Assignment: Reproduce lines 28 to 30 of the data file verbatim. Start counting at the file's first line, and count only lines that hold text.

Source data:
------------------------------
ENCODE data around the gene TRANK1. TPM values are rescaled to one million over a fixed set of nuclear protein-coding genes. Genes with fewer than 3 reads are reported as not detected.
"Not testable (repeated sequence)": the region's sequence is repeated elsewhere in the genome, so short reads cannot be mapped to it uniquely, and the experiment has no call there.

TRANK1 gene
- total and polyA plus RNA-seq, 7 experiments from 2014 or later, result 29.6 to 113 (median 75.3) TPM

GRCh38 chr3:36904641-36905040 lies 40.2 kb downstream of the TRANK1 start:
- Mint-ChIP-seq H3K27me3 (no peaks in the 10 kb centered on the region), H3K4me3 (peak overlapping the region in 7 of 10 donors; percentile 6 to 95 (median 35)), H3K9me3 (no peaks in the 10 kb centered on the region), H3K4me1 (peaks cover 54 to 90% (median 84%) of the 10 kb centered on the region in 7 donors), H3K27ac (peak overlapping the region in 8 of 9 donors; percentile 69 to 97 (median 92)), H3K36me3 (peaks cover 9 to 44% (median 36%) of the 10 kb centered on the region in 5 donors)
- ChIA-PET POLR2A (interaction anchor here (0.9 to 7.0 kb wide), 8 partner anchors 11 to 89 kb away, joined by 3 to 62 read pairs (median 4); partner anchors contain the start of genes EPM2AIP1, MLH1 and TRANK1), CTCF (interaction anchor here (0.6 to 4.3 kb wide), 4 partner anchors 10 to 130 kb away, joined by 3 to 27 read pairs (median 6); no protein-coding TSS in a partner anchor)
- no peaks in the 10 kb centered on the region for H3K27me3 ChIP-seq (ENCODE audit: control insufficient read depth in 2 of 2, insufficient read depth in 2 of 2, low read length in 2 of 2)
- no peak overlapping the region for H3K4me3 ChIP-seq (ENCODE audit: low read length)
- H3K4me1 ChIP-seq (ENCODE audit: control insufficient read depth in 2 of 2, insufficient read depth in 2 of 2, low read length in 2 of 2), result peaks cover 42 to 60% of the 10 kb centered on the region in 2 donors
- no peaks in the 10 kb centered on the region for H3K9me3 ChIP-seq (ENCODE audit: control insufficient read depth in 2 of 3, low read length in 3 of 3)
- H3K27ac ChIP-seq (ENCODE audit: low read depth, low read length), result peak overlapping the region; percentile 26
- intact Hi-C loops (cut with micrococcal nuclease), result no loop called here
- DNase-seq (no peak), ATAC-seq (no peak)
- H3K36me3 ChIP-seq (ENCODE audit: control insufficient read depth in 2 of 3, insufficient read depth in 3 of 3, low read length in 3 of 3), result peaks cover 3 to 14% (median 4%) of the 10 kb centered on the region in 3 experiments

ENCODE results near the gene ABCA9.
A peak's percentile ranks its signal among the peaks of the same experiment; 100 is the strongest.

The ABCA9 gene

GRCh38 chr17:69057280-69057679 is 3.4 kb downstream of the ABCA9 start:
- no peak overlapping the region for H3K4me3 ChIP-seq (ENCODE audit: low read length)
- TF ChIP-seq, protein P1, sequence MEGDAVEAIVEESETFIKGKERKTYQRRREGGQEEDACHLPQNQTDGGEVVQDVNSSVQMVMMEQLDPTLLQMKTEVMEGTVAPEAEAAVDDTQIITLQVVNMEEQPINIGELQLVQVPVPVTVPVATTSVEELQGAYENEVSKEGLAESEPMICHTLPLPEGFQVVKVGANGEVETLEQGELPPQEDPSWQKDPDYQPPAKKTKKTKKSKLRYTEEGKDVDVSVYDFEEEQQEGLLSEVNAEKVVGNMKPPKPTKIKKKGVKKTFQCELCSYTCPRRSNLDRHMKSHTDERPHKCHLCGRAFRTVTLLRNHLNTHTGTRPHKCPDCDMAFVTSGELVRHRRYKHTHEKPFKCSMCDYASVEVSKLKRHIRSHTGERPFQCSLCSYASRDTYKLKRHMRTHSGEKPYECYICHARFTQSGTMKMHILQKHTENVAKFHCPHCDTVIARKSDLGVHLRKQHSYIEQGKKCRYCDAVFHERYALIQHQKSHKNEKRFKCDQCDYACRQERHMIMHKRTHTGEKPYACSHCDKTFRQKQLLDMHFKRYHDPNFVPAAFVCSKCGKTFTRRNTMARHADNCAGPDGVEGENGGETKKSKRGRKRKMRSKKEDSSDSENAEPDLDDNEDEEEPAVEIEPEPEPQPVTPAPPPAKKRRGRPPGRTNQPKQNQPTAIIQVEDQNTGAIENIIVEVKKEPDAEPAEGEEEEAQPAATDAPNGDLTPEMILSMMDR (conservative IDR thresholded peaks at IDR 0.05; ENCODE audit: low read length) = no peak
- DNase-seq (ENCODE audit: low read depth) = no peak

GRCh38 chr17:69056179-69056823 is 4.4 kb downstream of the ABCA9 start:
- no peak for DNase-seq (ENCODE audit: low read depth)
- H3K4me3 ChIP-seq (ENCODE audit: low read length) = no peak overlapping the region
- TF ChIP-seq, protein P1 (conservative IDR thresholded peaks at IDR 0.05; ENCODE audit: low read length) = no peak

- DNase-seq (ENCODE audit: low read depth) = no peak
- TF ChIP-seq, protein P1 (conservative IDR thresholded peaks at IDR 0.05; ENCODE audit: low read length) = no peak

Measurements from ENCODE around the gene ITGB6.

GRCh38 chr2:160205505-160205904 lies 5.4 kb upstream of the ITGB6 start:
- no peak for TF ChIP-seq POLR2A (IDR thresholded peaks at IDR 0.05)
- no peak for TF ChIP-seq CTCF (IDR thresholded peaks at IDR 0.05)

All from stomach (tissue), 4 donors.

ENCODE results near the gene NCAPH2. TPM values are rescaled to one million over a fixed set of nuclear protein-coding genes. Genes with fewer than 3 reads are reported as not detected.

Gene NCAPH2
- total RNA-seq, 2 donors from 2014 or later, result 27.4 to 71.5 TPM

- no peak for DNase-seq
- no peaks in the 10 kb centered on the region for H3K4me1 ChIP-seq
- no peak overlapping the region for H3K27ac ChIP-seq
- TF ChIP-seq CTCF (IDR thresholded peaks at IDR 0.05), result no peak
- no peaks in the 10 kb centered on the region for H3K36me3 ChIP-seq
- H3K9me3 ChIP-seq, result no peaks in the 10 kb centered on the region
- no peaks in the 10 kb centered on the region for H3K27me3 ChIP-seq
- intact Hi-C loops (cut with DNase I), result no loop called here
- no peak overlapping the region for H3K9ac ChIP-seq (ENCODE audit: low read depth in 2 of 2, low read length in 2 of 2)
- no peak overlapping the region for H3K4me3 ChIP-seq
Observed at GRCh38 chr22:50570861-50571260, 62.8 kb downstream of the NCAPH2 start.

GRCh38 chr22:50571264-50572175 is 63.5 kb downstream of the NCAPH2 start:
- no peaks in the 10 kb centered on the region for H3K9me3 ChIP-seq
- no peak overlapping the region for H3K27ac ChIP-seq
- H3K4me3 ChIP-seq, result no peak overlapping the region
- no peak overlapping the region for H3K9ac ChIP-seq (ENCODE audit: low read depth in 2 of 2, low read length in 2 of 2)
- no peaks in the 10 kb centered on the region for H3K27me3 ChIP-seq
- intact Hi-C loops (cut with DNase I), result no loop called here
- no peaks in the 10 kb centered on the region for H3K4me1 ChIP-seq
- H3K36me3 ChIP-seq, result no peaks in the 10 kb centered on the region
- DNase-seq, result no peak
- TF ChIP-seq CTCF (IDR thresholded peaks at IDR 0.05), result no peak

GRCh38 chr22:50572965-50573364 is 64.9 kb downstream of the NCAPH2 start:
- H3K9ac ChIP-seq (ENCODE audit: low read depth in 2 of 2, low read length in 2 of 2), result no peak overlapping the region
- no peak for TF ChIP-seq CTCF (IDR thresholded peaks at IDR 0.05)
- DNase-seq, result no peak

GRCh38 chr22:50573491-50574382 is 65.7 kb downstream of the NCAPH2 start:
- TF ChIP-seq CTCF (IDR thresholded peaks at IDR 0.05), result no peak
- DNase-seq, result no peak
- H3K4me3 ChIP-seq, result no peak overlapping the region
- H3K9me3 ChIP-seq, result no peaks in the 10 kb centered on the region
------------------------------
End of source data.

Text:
- TF ChIP-seq, protein P1 (conservative IDR thresholded peaks at IDR 0.05; ENCODE audit: low read length) = no peak

Measurements from ENCODE around the gene ITGB6.

GRCh38 chr2:160205505-160205904 lies 5.4 kb upstream of the ITGB6 start: